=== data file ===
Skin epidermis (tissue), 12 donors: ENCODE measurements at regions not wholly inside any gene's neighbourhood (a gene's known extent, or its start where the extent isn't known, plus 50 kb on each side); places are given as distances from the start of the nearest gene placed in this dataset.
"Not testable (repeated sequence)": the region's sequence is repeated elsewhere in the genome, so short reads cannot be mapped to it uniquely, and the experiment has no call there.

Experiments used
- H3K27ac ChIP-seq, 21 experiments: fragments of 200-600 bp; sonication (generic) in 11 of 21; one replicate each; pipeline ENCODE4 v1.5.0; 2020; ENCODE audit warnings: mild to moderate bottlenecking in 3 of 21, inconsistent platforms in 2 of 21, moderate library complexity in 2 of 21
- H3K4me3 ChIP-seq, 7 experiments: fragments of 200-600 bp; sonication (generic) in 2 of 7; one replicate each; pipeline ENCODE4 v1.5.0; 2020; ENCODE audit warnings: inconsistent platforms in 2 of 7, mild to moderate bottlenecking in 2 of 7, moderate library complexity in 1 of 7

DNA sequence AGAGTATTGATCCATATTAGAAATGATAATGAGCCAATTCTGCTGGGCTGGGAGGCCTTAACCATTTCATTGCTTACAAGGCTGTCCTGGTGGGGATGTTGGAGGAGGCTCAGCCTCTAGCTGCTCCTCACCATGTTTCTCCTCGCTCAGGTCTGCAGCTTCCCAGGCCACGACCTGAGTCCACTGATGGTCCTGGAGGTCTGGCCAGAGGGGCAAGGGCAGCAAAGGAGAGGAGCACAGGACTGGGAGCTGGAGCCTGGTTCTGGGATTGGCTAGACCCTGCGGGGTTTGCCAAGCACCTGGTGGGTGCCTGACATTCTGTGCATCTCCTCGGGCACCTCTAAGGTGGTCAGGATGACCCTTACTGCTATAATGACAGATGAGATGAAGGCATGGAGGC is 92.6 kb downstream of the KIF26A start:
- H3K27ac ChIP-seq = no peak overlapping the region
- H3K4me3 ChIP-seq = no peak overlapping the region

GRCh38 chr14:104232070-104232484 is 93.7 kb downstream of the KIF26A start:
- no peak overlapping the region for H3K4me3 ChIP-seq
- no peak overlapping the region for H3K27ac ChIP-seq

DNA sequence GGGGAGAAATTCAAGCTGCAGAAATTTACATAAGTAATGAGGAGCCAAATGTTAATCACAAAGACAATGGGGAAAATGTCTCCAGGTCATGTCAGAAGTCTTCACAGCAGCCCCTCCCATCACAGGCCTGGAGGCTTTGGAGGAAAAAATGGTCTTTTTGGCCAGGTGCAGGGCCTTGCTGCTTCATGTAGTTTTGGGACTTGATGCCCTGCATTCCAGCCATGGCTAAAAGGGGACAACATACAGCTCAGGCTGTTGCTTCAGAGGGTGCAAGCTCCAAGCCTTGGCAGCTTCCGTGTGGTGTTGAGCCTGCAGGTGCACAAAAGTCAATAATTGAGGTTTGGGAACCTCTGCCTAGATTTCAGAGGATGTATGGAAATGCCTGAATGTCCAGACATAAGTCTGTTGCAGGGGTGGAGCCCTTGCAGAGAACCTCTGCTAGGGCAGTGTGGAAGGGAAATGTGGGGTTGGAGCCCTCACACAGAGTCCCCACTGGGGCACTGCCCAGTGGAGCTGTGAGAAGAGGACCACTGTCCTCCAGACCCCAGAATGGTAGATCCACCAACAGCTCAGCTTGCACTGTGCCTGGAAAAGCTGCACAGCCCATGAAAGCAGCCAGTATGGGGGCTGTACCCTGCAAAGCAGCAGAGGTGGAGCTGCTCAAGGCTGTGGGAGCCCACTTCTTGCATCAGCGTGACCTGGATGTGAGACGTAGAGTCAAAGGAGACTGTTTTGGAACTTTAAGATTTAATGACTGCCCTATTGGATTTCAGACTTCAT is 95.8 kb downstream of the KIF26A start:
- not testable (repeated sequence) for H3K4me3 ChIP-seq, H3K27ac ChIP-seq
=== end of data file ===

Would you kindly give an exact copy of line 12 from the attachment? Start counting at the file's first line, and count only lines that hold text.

DNA sequence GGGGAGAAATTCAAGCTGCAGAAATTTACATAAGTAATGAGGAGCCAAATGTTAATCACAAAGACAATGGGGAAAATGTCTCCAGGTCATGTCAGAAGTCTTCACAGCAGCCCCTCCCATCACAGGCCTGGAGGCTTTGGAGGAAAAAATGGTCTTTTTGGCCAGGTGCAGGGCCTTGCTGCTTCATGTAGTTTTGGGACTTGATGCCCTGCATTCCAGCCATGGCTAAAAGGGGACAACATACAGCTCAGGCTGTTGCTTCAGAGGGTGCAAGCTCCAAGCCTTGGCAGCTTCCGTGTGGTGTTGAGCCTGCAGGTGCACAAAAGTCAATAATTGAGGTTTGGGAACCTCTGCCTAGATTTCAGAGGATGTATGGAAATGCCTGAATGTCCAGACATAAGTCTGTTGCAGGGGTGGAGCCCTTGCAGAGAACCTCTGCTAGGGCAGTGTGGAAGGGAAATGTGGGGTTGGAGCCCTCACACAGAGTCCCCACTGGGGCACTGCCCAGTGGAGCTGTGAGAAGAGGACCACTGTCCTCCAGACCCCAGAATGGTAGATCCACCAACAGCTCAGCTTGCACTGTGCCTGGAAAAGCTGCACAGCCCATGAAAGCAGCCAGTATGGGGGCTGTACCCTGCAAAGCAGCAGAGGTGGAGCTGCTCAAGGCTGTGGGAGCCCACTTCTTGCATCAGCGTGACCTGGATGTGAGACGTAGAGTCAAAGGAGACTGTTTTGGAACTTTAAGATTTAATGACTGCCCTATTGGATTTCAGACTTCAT is 95.8 kb downstream of the KIF26A start: